Minneapolis is planning to make improvements to two key bike lanes connecting Southwest to Downtown.
Public Works is planning to beef up bike lanes on Blaisdell Avenue and 1st Avenue South between Grant Street and Lake Street in 2021, according to transportation planner Mike Samuelson.
“The goal of this is safer streets for all Minneapolis residents,” Samuelson said in a presentation to the Lyndale Neighborhood Association (LNA).
Currently, Blaisdell has a one-way bollard-protected southbound bike lane between Franklin Avenue and 40th Street and a one-way unprotected northbound bike lane between Grant Street and 40th Street.
City planners are considering various options for improving the bike lanes, including adding physical curb protections and/or converting one-way lanes into two-ways, Samuelson said. Whether one or both streets will be designed as two-way bike improvements is still to be determined.
Lyndale resident Philip Schwartz said he’d prefer to see a two-way bike lane because it would enable easier access to destinations along Blaisdell without sending cyclists across Nicollet Avenue to reach northbound bike infrastructure.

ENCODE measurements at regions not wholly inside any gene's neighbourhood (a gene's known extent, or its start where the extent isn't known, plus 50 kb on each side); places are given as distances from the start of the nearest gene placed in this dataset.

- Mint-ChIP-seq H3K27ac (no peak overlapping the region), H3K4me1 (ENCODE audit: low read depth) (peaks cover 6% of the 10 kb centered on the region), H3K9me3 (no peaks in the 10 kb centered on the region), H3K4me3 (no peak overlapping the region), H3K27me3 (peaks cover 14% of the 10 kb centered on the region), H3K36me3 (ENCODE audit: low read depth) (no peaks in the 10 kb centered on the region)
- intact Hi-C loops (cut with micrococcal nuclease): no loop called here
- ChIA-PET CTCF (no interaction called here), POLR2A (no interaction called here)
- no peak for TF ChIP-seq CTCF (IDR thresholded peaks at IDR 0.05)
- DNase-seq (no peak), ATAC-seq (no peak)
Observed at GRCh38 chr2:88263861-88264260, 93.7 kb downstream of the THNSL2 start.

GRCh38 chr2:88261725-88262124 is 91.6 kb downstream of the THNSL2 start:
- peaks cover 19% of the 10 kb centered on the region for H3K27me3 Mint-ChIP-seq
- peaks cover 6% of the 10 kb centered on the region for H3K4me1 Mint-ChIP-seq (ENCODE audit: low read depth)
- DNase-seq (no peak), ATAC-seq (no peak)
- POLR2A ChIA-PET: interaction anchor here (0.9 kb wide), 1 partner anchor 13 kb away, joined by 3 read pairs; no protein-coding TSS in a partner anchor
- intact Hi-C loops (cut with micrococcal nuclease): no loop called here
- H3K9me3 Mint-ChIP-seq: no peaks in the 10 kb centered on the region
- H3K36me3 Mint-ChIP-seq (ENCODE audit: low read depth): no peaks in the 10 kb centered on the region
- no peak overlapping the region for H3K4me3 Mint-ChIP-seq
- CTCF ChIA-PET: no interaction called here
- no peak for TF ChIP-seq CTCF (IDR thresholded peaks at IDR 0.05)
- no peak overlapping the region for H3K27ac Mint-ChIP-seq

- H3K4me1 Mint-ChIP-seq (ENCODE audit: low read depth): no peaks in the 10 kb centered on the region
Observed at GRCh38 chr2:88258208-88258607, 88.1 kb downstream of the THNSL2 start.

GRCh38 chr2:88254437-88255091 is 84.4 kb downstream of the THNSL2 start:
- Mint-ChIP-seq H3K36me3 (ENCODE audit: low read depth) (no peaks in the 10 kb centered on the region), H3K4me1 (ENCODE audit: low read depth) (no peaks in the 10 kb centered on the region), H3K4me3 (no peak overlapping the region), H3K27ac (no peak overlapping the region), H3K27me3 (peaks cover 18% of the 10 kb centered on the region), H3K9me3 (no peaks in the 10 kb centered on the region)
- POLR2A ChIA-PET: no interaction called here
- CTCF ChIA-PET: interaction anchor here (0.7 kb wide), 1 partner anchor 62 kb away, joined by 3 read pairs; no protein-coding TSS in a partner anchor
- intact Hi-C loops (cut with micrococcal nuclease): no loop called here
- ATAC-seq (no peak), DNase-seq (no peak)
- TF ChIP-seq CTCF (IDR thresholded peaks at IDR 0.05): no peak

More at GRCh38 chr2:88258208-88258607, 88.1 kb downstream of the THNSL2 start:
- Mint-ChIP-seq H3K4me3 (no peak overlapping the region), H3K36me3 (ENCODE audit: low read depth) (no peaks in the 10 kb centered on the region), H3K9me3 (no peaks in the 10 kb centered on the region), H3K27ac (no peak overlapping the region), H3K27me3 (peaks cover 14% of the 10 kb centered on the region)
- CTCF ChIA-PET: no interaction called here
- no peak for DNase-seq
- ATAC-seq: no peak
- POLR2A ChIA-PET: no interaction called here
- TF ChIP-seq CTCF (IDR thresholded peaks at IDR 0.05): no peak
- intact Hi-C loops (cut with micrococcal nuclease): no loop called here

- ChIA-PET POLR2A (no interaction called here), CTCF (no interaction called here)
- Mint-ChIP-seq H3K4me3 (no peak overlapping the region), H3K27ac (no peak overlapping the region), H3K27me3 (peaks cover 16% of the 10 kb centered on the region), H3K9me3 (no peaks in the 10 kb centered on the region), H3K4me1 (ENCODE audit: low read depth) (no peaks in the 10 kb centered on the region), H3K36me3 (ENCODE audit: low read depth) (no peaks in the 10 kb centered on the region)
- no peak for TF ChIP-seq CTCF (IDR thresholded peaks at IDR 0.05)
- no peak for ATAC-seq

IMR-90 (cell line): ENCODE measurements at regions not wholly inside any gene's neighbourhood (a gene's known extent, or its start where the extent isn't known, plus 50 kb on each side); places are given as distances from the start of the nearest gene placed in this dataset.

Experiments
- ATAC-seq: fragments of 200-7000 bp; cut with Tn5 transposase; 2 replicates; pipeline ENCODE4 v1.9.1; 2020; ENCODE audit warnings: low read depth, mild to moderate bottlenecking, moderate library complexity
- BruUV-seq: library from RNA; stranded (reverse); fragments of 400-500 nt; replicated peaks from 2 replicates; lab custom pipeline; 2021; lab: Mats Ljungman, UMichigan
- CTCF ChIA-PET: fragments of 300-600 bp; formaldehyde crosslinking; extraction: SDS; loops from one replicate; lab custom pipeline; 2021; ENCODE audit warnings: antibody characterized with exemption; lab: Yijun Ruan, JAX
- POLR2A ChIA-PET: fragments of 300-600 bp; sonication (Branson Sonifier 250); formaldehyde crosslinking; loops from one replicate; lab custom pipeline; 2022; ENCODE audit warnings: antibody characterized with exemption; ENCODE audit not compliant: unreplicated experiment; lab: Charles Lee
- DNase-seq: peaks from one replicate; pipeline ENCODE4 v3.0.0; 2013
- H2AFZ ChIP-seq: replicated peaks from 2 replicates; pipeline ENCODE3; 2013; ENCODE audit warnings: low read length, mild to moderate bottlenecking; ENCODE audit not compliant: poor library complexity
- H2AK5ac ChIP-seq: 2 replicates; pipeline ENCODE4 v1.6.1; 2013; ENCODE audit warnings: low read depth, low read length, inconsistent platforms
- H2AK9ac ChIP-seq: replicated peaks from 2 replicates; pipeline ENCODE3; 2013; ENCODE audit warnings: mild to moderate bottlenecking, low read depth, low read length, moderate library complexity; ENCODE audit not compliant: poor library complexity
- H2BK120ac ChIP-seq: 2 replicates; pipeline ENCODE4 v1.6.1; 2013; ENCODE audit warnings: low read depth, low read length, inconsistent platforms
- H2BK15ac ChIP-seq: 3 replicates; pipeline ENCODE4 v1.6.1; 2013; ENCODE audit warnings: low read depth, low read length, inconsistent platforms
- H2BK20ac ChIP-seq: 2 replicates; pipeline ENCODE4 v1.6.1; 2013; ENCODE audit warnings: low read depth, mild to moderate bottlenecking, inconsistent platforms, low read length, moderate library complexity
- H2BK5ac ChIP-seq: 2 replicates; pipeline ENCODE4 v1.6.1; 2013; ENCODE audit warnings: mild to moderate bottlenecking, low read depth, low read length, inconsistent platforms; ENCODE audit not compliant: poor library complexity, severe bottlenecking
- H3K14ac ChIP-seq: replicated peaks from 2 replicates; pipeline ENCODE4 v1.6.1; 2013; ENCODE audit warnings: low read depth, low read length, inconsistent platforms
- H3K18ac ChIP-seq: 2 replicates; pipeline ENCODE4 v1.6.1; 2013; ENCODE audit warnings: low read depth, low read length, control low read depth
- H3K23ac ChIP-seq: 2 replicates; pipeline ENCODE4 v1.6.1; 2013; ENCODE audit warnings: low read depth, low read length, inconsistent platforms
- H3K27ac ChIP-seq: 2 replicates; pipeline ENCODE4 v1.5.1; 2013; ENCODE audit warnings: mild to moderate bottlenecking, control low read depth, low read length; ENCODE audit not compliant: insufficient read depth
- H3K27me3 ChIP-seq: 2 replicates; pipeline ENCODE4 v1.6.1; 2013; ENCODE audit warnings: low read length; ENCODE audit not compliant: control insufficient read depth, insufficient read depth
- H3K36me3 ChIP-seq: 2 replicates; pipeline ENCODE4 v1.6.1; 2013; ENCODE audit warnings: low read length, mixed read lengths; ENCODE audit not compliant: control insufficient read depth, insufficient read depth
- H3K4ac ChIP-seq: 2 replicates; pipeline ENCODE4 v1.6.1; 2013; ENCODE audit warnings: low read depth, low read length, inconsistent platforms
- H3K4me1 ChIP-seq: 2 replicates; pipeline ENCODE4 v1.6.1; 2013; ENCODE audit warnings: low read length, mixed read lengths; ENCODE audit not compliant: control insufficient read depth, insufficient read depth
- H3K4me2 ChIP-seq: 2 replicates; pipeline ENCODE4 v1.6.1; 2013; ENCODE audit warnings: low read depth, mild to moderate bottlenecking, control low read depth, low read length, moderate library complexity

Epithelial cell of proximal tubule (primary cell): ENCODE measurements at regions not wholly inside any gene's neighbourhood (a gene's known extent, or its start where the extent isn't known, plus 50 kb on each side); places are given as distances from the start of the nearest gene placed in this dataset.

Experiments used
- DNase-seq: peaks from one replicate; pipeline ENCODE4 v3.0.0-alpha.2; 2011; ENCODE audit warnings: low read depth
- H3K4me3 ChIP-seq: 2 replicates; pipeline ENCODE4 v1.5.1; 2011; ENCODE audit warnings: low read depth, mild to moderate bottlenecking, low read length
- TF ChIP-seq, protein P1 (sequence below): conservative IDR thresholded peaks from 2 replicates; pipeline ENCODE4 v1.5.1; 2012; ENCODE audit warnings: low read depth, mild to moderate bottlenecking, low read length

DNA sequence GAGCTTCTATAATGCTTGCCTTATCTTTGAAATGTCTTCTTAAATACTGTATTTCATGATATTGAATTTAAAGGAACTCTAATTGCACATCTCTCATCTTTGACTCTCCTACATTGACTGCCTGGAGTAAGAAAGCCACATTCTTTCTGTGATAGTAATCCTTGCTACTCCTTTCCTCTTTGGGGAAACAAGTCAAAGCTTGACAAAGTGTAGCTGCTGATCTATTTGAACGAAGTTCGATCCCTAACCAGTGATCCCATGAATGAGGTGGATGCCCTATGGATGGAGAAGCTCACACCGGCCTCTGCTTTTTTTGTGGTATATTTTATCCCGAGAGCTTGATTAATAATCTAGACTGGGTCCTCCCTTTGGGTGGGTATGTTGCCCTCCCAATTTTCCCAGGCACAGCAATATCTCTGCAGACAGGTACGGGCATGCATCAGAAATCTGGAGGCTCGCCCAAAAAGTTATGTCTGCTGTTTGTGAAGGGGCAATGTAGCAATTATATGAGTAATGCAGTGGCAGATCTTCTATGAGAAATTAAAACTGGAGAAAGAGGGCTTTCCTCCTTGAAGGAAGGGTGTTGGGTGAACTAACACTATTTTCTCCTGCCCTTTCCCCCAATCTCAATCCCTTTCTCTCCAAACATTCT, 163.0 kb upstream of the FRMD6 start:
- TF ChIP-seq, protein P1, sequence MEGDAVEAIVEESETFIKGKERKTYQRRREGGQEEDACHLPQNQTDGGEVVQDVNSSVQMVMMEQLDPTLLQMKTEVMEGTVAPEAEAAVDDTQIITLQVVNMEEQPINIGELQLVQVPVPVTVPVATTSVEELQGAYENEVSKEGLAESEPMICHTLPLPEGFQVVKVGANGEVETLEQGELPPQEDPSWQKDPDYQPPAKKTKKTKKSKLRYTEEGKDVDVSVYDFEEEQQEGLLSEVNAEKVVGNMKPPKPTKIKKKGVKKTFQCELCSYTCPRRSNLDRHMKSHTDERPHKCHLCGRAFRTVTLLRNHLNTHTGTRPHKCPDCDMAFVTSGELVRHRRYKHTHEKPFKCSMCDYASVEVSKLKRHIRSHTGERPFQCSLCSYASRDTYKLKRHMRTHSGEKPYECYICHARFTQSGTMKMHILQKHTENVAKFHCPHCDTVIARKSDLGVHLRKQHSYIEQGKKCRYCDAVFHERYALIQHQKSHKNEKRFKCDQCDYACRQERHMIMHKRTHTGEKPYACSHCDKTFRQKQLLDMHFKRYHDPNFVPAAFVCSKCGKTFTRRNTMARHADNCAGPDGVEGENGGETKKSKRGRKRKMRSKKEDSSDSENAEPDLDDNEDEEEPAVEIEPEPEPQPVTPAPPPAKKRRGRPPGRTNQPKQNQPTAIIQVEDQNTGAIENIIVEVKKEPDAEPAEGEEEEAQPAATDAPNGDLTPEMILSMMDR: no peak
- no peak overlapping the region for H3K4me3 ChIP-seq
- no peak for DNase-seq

Additional project goals include creating smoother connections to the Midtown Greenway and other bike lanes along the route and reconfiguring intersections to make them more bike and pedestrian friendly.
First Avenue South will be reconstructed between Grant Street and Lake Street in 2023, so the public works department will likely implement smaller improvements, like bollards, in the short-term, Samuelson said. When reconstruction occurs, the street will likely get curb protections, he said.
“While the plastic bollards are really great as a visual cue, they can’t physically stop a car,” Samuelson said.
Public Works plans on releasing a design concept for Blaisdell Avenue and 1st Avenue bike infrastructure improvements in May. Designs will go before the City Council for approval this summer and construction is scheduled for 2021.
Some in the LNA meeting said they felt it was already difficult getting around the neighborhood by vehicle and said they were concerned these additions would add to congestion.
“With these projects there’s always an element of tradeoff,” Samuelson said.